I am a writer, healer, and spiritual counselor. I hope to help heal, teach, and inspire others on their journeys and in this life. © Julianne Victoria and Through the Peacock's Eyes Press under the Common Law Copyright
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30 Responses to No Ordinary Teacher

  1. KM Huber says:

    I learned Zen first from one beagle and then, another. It’s not a preference for beagles as both were rescues but the coincidence has never been lost on me. Clearly, Simba enjoyed a life of love and a sense of home with you. Thanks for sharing Simba’s story as well as a bit of your journey.

    Karen

  2. asignoflife says:

    What a remarkable journey. The peacefulness of animals has always been fascinating to me, as I grew up with a rescue dog who may as well have been my babysitter.

  3. iamforchange says:

    Beautiful post and the heart you share with all of us especially the pup! Thanks for sharing! :)

  4. Phoport says:

    Wonderful story with great wisdom within. Animals, most especially dogs and cats are the greatest teachers. They come into the lives of many to teach the greatest lesson of all…”Unconditional Love”. Rarely do many see the lesson. People are great teachers and student unto each other.
    “I AM that “I AM”.. Namaste, Jerry

  5. C. R. says:

    I have a minie doxie and she is a “comfort” service dog. My best friend for almost 10 years! She teaches me patience LOL.

  6. 67paintings says:

    Great post!! Animals are the best teachers: the have no hope, they’ve no need for it, just direct living, what more can we ask of a Zen master?

  7. ellisnelson says:

    I also had a very special dog who taught me much about healing. A bodhisattva can appear in any form, teaching what is needed.

  8. gita4elamats says:

    Thought you’d like this:

    What need is there to say more?
    The childish work for their own benefit,
    The buddhas work for the benefit of others.
    Just look at the difference between them.

    If I do not exchange my happiness
    For the suffering of others,
    I shall not attain the state of buddhahood
    And even in samsara I shall have no real joy.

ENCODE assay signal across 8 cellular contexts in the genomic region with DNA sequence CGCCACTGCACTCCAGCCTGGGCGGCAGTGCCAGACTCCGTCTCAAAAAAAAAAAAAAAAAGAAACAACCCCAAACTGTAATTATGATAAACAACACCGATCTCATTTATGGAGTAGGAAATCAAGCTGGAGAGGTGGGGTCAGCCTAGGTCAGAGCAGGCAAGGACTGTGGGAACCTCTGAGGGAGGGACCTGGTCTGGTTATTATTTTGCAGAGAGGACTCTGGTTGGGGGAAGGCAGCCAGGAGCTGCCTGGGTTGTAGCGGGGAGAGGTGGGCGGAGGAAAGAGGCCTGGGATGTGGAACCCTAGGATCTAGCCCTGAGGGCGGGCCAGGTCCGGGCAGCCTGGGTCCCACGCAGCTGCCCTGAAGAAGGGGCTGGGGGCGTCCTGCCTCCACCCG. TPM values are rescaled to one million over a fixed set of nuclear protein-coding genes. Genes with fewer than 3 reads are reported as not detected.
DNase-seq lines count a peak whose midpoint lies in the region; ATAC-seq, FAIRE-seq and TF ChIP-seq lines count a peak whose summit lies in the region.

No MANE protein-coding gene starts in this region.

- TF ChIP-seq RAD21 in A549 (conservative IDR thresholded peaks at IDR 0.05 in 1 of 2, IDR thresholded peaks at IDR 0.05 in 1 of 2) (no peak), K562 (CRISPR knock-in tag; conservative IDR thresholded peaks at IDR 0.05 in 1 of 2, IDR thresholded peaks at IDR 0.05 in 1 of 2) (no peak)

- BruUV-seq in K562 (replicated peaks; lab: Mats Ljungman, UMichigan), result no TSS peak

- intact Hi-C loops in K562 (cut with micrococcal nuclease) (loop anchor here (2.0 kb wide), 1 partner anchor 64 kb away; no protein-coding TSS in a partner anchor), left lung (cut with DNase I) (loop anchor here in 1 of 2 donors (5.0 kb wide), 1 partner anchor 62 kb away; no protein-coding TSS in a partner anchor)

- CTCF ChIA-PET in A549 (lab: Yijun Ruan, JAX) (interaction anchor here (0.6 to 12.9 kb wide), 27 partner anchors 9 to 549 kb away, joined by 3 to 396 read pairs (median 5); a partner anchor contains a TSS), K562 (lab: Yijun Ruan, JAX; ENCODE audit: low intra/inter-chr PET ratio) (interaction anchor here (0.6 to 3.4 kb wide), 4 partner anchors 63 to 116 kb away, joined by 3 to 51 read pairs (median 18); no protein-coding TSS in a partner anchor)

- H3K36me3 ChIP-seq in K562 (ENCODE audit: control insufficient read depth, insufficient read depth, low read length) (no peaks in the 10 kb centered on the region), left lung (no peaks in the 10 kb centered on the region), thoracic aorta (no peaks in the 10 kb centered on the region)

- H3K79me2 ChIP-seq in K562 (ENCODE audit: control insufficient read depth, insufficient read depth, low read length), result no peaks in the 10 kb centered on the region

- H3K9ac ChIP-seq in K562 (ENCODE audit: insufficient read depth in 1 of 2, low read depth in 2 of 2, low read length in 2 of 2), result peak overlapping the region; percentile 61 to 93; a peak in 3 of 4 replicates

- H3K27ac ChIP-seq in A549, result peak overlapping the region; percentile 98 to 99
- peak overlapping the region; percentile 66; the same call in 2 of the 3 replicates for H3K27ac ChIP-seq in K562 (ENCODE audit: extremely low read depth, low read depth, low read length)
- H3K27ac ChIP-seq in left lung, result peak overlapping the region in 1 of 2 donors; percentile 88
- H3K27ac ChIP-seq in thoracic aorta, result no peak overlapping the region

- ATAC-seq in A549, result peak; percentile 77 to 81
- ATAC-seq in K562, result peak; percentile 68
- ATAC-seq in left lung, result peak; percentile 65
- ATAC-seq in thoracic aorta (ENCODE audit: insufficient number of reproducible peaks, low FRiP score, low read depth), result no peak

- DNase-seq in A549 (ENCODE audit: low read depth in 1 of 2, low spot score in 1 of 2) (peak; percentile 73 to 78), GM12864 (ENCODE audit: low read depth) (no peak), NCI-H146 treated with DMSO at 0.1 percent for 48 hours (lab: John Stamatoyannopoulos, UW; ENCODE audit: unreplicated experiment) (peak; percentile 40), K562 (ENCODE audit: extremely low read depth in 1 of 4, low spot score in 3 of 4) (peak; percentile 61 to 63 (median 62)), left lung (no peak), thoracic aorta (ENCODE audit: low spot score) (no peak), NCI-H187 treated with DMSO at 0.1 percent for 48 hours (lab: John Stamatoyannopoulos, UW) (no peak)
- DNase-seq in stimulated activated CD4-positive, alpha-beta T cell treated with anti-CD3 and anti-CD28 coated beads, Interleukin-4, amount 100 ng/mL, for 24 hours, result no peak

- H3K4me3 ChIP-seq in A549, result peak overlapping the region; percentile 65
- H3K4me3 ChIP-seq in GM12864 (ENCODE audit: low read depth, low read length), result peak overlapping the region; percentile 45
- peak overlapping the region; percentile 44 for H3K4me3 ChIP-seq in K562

The source of all misery in the world
    Lies in thinking of oneself;
    The source of all happiness
    Lies in thinking of others.

    —SHANTIDEVA

  9. Thanks for your touching post – sure masters come in many forms – a dog?
    Let me quote from the Gita:
    ” Men of Self-knowledge see the Eternal equally in a wise and courteous Brahmin ( wise man of learning and discretion), a cow, an elephant, a dog and an outcast.”
    so you surely Julainji are a lady of Self-knowledge.
    Please believe me Im not being patronizing – just a humble follower of truth.

    • Thank you, Indraji! Simba was a very wise soul. I am sure we had been together before. I have a strong connection to animals and animal spirits. We “speak” to each other. We are all of the Divine.

  10. victoria m. says:

    Thanks for your words of wisdom. Sometimes I’m a little impatient with my dogs and your post has put our relationships into perspective. My dogs don’t have the same busy agendas that I have, they’re all about enjoying a long morning walk, sniffing the same bush for as long as they need to and making sure they mark just the right spot. I need to work on my patience, sheer determination, and presence.

  11. What a wonderful post! Thanks for sharing!

  12. You were very brave to take on this rescue even though you had some fears how simba will turn out. I think your unconditional love is as beautiful as Simba’s :)

  13. Such a sweet story! Mom tries to rush me along sometimes on our walks. She says I am a daydreamer and spend too much time staring at the air. Maybe this Simba story can teach her something, too! :)

    Love and licks,
    Cupcake

  14. Beautiful story. Glad he was there for you and that you were there for him.

  15. Tears in my eyes for this beautiful story and wonderful dog. Animals are my best teachers too. I have learned so much of them and I still do :)

  16. Bites and Tales says:

    Such a beautiful teacher. Love, patience and light shine through him. Thank you for sharing Simba’s story.